Hinged joints use a zero-length expansion joint with rigid axial, transverse, and torsional stiffnesses. The bending stiffness equals the bending stiffness of the hinge.
You define the hinge directions using restraints and connecting nodes. The restraint line of action is always normal to the hinge axis.
Manufacturers define hinged joints to take pressure thrust. Verify that the joint manufacturer is aware of the design loads in the hinges.
Some expansion joint manufacturers believe that the hinge friction can provide considerable additional resistance to bending. As the axial load that the hinge carries becomes large, the hinge friction effect increases. You can make approximations to this increase in bending stiffness by increasing the stiffness of the bellows proportionally to the axial load on the hinge. The expansion joint manufacturer can help in determining this.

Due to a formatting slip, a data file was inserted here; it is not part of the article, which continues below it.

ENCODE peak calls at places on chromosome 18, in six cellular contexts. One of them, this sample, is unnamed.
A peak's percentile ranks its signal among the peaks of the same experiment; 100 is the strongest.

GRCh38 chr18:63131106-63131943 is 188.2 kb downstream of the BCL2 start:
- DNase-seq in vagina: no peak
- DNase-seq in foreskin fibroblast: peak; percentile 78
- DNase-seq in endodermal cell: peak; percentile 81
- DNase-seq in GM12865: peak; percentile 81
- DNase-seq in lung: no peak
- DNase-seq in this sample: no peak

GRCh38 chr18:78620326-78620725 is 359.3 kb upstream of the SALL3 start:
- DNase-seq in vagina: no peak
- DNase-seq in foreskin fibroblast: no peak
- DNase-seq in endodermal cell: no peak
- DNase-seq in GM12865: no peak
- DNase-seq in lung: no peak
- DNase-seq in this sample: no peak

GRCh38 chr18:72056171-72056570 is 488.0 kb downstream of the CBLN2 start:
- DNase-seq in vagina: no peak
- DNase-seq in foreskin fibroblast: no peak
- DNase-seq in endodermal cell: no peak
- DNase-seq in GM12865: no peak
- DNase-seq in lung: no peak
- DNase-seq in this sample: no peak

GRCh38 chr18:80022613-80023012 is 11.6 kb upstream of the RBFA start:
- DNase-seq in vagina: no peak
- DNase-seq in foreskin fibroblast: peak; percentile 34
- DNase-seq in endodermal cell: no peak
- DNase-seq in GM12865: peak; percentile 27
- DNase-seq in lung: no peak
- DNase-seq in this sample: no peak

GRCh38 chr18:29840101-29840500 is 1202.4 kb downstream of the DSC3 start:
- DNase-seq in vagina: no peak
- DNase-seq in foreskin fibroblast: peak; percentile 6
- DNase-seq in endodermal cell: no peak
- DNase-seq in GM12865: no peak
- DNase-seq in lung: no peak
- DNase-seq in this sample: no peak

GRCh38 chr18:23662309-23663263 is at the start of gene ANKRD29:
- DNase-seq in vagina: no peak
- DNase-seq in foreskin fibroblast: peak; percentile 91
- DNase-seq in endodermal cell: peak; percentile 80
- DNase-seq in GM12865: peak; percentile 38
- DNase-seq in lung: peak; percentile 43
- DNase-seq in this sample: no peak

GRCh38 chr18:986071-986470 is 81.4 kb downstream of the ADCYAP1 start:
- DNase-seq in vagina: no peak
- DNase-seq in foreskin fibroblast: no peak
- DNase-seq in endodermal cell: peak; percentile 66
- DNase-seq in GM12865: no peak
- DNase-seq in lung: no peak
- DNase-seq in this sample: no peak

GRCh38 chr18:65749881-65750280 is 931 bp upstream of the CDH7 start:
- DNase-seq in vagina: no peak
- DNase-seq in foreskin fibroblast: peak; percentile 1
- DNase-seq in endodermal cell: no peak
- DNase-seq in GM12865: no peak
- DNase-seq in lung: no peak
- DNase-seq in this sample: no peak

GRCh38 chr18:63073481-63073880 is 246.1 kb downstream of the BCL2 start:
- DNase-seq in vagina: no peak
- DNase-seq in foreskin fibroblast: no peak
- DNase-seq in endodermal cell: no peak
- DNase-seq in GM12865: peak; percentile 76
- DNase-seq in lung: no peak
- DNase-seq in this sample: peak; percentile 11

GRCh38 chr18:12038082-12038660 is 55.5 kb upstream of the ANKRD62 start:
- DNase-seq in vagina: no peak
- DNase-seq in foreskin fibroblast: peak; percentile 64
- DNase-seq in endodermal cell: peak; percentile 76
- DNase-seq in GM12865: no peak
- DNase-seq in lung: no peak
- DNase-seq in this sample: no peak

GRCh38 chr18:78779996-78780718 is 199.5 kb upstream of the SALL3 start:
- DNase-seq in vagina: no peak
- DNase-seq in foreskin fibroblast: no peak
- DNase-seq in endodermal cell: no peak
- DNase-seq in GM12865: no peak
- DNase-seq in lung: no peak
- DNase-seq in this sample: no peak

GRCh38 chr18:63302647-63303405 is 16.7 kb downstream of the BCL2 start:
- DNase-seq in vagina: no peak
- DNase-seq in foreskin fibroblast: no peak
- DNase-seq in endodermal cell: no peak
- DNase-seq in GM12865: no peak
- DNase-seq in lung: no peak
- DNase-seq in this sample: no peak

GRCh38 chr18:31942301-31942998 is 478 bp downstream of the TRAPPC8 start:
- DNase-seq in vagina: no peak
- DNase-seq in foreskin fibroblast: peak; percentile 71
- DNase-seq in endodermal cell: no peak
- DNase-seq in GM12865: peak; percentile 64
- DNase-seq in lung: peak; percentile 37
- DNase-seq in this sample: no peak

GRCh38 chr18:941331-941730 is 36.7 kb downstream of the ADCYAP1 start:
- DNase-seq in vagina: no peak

Typical geometries for hinged expansion joints are shown in the following figures:
In the next example, the hinged joint is zero length and is defined between nodes 45 and 46. X is the hinge axis, meaning that all relative rotations are permitted between nodes 45 and 46 about the X-axis. Nodes 45 and 46 are fixed rotationally relative to each other in the Y-axis.
The following example shows the input data used for the hinged joint as shown above.